26th April marks Undiagnosed Children’s Day; a day to celebrate and raise awareness for the 6,000 children that are born annually in the UK with an unknown, rare genetic disorder.
So what does undiagnosed mean? We looked to SWAN UK for information – a charity that represents those living with a Syndrome Without A Name and found a wealth of resources that we used to remind the emotive team why we work so hard to make a difference in the field of rare disorders.
Children can be left facing an uncertain future and an unclear treatment pathway when they have a rare disorder. But why are they left undiagnosed, with syndromes that have no name?
- What they have may be the ‘rarest of the rare’– a condition that has never been seen before so is not actually tested for.
- The child may display a variety of different symptoms which do not match one disorder and a clear diagnosis is not reached.
- The child might have an array of symptoms that are in fact an unusual presentation of a known rare condition. One child’s symptomatic profile may look totally different to that of another child with the same disorder, so the condition is undetected.
- Genetic testing may reveal genetic changes that are of ‘unknown clinical significance’; as the source of the condition cannot be identified, a diagnosis is not achieved.
A Rare Disease UK report published in 2016 found that nearly half of the respondents who identified as undiagnosed had been waiting over five years. Currently around 50% of children undergoing genetic testing in the UK will not get a confirmed diagnosis.
Many children living with a SWAN will live out their childhood without receiving appropriate treatment that could dramatically improve their quality of life. This year, Undiagnosed Children’s Day is celebrating the courage of these kids through their #ROARsome Be Brave Like a Lion campaign.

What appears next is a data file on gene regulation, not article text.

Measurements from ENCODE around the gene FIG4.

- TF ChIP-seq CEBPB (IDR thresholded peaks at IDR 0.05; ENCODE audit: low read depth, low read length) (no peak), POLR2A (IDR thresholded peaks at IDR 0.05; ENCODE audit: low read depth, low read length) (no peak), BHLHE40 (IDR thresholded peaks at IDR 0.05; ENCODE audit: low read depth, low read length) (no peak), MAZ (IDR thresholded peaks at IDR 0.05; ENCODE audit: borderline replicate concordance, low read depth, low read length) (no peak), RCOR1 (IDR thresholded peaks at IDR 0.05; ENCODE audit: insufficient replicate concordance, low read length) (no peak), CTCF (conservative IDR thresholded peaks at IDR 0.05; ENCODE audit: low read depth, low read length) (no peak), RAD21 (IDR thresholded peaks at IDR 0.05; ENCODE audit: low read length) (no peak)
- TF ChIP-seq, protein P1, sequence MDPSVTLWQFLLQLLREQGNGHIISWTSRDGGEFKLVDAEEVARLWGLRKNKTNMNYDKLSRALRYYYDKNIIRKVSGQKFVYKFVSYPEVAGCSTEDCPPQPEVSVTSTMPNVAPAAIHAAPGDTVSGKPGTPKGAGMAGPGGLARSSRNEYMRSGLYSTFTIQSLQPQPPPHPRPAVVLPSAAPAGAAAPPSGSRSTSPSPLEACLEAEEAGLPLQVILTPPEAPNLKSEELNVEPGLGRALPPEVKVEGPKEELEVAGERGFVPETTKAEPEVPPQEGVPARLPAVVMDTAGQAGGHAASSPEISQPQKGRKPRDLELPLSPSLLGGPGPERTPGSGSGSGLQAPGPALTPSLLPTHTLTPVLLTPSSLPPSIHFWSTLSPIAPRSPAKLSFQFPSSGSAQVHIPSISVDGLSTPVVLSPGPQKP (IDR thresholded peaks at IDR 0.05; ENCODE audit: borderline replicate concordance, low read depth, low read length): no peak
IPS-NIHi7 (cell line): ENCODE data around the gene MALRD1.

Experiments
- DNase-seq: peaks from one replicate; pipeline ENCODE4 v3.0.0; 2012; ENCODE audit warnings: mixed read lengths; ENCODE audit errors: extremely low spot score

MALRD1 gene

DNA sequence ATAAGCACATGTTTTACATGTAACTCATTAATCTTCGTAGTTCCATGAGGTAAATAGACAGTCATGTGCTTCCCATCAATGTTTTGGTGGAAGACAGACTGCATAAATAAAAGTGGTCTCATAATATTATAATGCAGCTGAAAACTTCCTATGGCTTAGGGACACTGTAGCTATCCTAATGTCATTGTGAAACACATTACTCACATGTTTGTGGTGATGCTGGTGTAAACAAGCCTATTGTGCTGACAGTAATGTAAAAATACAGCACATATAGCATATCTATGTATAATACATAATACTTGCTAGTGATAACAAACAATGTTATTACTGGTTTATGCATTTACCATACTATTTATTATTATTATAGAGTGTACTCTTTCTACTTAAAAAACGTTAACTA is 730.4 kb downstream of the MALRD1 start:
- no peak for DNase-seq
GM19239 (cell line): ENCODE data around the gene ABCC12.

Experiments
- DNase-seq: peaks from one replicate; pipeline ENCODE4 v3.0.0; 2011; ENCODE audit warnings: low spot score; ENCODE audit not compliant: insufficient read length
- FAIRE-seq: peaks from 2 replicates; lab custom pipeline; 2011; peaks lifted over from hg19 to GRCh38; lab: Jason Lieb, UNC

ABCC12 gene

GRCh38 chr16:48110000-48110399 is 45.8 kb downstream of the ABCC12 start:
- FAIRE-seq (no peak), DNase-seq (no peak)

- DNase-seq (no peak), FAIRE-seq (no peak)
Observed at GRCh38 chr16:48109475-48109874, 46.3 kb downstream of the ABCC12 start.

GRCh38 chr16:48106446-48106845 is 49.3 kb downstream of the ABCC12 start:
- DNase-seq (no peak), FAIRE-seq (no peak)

After being inspired by the positivity and resilience we heard in the undiagnosed children’s stories, the emotive team signed up to complete SWAN UK’s Virtual Marathon to raise money and awareness. It takes some bravery to complete a marathon and our team will be running, walking or cycling their 26.2 miles to the finish line over the coming weeks! Stay tuned for progress updates.
One field of research has been making waves in this area of extremely rare disorders, shifting Exome Sequencing into the dark ages. The UK has become the first country to take Whole Genome Sequencing, a cutting-edge biotechnology, into mainstream healthcare. Rather than looking at the genetic makeup of just the 20,000 genes known to cause disorders, the whole genome is analysed. Through the inclusion of all previously disregarded DNA that lies in between the genes, bioinformaticians have been able to spot the cause of rare disorders.
For the first time, HCPs have been able to give some SWAN patients an answer. Numerous unknown disorders have been identified with clarity, finally providing diagnosis and treatment options to thousands. As part of our commitment to the field of advanced therapies, emotive recently met with Genomics England, the masterminds behind the 100,000 Genomes Project, to find out more. Stay posted for the full article.
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